Everything I Learned, I Learned at Cheerios

Written by FCP Communications on . Posted in Stuff We Like

Early in my career, I had the opportunity to work at General Mills. Working with leading and trusted brands like Cheerios, Wheaties, and Betty Crocker was an eye-opener and powerful learning experience.

May 1 is the anniversary of the original launch of Cheerios in 1941. In honor of Cheerio’s 76th anniversary, here are three reflections from my time in Minneapolis working at General Mills.



The Inheritance:  Sometimes you build a brand, but sometimes you inherit one. Thousands of people worked for 50 years on the Cheerios “brand” long before I got there. And thousands more will continue to do so for years to come.

Using Media to Spread the Word about Healthy Choices in Solano County

Written by FCP Communications on . Posted in Stuff We Like


solano pic

Over the last few months, FCP has been working with the Solano County Public Health department to launch a media campaign to promote healthy food and beverage options and smoke-free public spaces.  The campaign, Vibe Solano: For a Vibrant, Healthy Solano, officially launched December 1st and includes cable television, radio, digital banners, a revived website and other forms of interactive media to engage the community.

In the hopes of empowering residents of Solano County to take action, Vibe Solano focuses on making public and shared spaces smoke-free, encouraging more healthy food and drink options in grocery and corner stores, and working towards increased water access and consumption.

Check out the full list of current radio ads on our SoundCloud and the first of many commercial ads on our YouTube.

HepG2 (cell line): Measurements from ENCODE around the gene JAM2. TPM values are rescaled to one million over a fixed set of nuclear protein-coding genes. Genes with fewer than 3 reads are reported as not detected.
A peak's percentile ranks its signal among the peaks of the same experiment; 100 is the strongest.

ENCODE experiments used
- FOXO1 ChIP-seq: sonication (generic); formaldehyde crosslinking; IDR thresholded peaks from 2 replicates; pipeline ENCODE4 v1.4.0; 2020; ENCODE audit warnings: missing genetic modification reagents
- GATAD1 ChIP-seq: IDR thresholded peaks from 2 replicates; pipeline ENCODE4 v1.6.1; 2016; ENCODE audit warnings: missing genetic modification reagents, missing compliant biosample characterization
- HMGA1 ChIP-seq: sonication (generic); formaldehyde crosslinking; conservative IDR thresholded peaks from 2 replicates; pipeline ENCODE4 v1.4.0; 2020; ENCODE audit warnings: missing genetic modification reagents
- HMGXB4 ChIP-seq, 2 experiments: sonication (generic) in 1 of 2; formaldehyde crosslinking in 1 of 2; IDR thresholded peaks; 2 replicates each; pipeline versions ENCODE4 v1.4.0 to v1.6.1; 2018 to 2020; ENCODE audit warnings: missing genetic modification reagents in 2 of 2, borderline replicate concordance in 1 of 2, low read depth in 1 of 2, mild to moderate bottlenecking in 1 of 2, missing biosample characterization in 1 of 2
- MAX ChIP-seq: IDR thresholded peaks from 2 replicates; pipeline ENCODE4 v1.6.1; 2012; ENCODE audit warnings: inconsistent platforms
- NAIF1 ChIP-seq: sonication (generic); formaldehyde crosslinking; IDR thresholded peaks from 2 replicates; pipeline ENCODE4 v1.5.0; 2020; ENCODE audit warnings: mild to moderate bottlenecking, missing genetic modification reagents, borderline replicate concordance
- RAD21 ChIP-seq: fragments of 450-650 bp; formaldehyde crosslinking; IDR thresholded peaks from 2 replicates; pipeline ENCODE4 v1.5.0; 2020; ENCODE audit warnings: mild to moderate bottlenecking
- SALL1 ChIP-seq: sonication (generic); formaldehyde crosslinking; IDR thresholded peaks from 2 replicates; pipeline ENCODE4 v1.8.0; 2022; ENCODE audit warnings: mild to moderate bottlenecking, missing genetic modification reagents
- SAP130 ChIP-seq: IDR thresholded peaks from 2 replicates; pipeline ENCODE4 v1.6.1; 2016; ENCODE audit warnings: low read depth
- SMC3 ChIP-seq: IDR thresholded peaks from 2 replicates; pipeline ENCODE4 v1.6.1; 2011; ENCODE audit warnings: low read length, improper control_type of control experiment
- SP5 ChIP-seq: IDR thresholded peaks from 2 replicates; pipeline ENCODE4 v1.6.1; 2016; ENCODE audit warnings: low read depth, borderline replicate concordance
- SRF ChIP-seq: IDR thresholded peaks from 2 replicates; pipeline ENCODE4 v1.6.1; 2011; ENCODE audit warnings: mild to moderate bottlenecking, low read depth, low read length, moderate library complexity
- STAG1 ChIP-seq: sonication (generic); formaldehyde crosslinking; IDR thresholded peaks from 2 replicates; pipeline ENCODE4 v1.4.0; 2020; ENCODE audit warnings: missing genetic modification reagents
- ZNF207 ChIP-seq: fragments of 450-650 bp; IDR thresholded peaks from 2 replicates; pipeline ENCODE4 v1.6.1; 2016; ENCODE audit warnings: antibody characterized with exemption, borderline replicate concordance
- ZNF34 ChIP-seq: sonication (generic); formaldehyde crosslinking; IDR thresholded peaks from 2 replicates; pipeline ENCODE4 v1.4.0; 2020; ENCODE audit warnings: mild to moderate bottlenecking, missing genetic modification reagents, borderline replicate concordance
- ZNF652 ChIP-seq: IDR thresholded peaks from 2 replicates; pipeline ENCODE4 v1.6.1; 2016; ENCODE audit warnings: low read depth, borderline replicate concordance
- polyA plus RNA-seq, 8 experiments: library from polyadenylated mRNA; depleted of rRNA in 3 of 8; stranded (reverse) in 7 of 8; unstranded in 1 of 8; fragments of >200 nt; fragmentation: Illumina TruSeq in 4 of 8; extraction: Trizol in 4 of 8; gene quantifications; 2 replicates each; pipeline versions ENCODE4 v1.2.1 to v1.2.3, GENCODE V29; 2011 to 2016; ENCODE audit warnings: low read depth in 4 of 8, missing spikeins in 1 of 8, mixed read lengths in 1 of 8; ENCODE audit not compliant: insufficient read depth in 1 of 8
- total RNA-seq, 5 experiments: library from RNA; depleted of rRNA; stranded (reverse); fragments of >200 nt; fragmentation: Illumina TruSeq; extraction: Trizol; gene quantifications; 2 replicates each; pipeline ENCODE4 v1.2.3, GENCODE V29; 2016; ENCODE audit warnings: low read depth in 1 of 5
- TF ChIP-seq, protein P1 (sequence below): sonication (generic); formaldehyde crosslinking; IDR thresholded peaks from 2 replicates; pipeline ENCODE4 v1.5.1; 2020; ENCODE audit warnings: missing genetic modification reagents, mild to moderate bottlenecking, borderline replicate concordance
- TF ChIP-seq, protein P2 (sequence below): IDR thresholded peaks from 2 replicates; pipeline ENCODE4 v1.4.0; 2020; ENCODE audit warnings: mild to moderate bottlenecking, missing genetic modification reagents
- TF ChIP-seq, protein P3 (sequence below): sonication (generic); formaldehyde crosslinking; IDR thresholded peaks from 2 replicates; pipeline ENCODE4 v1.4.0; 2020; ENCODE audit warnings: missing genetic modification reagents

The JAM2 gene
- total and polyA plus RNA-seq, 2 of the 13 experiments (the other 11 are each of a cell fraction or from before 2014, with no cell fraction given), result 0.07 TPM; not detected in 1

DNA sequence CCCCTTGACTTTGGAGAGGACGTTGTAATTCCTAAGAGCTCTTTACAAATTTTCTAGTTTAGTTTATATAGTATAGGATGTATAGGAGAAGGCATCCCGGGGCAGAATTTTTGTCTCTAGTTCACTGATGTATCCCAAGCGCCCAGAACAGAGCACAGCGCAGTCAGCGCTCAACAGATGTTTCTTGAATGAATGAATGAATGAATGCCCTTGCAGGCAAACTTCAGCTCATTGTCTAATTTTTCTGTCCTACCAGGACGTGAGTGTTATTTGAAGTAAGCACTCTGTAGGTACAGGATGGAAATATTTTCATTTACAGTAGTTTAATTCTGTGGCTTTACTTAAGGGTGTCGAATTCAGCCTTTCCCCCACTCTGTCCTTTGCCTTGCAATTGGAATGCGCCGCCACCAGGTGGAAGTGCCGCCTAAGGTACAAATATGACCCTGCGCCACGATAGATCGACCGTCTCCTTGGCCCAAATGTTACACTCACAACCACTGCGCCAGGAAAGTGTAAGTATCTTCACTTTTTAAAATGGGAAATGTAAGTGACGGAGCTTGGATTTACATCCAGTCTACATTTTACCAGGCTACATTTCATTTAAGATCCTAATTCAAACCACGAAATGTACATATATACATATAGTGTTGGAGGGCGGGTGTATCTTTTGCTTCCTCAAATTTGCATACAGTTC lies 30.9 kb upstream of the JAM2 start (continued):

As the campaign continues into 2016, we’d like to share our roadmap of best practices for success:

1. Narrow your audience – our media outlets expand across hundreds of thousands of people, narrowing our audience for the campaign is essential for success. To best spread the word about Vibe Solano, we are focusing our initial wave of media outreach towards women 24-60, teens, and kids ages 6-11 through targeted media outlets.

2. Speak with the community, not at them – before we started implementing the media campaign, we spoke with over 30 health and wellness leaders in the community to hear what sorts of messages would appeal to the residents of Solano County. Given that it is one of the most diverse counties in the nation, we learned our messaging needs to be as accessible and welcoming as possible.

3. Spread the word. We reached out to the local press to be sure they knew about this important campaign launching. Our initial press release produced a number of features including this great coverage in a local paper.

4. Be prepared to measure success – as we disperse our message across a variety of mediums, having a plan to measure our impact is needed for success. We will monitor the number of website visits, ad clicks, and T.V. commercial and radio ad slots as metrics to determine the number of people we impacted with this media campaign.

We are thrilled to be working on this campaign and hope the messaging will affect positive, healthy choices in Solano County.

**The current campaign ads were provided by the Centers for Disease Control and Prevention (CDC) and funding for this campaign comes from a Cooperative Agreement between Health Promotion and Community Wellness and the CDC, entitled Partnerships to Improve Community Health (PICH).